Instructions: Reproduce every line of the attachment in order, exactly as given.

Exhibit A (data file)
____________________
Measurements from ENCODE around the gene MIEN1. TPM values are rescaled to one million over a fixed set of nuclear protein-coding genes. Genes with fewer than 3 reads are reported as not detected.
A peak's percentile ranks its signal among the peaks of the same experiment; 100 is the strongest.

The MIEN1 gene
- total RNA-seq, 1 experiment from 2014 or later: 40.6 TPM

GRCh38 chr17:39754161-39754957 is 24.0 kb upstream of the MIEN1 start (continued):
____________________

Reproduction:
Measurements from ENCODE around the gene MIEN1. TPM values are rescaled to one million over a fixed set of nuclear protein-coding genes. Genes with fewer than 3 reads are reported as not detected.
A peak's percentile ranks its signal among the peaks of the same experiment; 100 is the strongest.

The MIEN1 gene
- total RNA-seq, 1 experiment from 2014 or later: 40.6 TPM

GRCh38 chr17:39754161-39754957 is 24.0 kb upstream of the MIEN1 start (continued):